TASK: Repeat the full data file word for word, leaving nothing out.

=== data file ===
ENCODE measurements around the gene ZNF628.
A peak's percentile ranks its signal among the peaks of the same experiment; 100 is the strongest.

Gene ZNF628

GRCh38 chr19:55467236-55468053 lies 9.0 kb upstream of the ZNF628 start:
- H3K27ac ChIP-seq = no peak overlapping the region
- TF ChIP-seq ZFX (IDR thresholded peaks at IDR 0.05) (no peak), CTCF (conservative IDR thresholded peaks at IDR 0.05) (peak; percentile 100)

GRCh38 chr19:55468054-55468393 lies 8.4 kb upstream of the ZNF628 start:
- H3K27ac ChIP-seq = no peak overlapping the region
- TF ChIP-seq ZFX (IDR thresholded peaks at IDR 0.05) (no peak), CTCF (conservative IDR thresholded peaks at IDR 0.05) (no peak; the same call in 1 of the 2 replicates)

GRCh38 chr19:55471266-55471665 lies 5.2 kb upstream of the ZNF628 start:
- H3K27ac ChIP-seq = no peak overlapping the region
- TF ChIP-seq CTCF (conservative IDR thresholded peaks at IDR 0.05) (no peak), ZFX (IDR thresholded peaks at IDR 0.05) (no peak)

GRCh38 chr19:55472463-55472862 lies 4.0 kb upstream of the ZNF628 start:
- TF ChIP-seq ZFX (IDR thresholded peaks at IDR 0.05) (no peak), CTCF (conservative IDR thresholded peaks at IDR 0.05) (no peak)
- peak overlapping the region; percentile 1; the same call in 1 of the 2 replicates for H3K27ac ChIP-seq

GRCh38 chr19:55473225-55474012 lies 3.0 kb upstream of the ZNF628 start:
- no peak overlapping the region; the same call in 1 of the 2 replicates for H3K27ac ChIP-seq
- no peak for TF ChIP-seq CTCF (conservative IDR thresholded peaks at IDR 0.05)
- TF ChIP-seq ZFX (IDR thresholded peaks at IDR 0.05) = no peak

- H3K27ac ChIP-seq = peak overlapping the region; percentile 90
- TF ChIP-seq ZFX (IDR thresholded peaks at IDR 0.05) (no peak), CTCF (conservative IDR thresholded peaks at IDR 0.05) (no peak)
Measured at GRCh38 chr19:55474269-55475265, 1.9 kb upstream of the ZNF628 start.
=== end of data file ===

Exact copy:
ENCODE measurements around the gene ZNF628.
A peak's percentile ranks its signal among the peaks of the same experiment; 100 is the strongest.

Gene ZNF628

GRCh38 chr19:55467236-55468053 lies 9.0 kb upstream of the ZNF628 start:
- H3K27ac ChIP-seq = no peak overlapping the region
- TF ChIP-seq ZFX (IDR thresholded peaks at IDR 0.05) (no peak), CTCF (conservative IDR thresholded peaks at IDR 0.05) (peak; percentile 100)

GRCh38 chr19:55468054-55468393 lies 8.4 kb upstream of the ZNF628 start:
- H3K27ac ChIP-seq = no peak overlapping the region
- TF ChIP-seq ZFX (IDR thresholded peaks at IDR 0.05) (no peak), CTCF (conservative IDR thresholded peaks at IDR 0.05) (no peak; the same call in 1 of the 2 replicates)

GRCh38 chr19:55471266-55471665 lies 5.2 kb upstream of the ZNF628 start:
- H3K27ac ChIP-seq = no peak overlapping the region
- TF ChIP-seq CTCF (conservative IDR thresholded peaks at IDR 0.05) (no peak), ZFX (IDR thresholded peaks at IDR 0.05) (no peak)

GRCh38 chr19:55472463-55472862 lies 4.0 kb upstream of the ZNF628 start:
- TF ChIP-seq ZFX (IDR thresholded peaks at IDR 0.05) (no peak), CTCF (conservative IDR thresholded peaks at IDR 0.05) (no peak)
- peak overlapping the region; percentile 1; the same call in 1 of the 2 replicates for H3K27ac ChIP-seq

GRCh38 chr19:55473225-55474012 lies 3.0 kb upstream of the ZNF628 start:
- no peak overlapping the region; the same call in 1 of the 2 replicates for H3K27ac ChIP-seq
- no peak for TF ChIP-seq CTCF (conservative IDR thresholded peaks at IDR 0.05)
- TF ChIP-seq ZFX (IDR thresholded peaks at IDR 0.05) = no peak

- H3K27ac ChIP-seq = peak overlapping the region; percentile 90
- TF ChIP-seq ZFX (IDR thresholded peaks at IDR 0.05) (no peak), CTCF (conservative IDR thresholded peaks at IDR 0.05) (no peak)
Measured at GRCh38 chr19:55474269-55475265, 1.9 kb upstream of the ZNF628 start.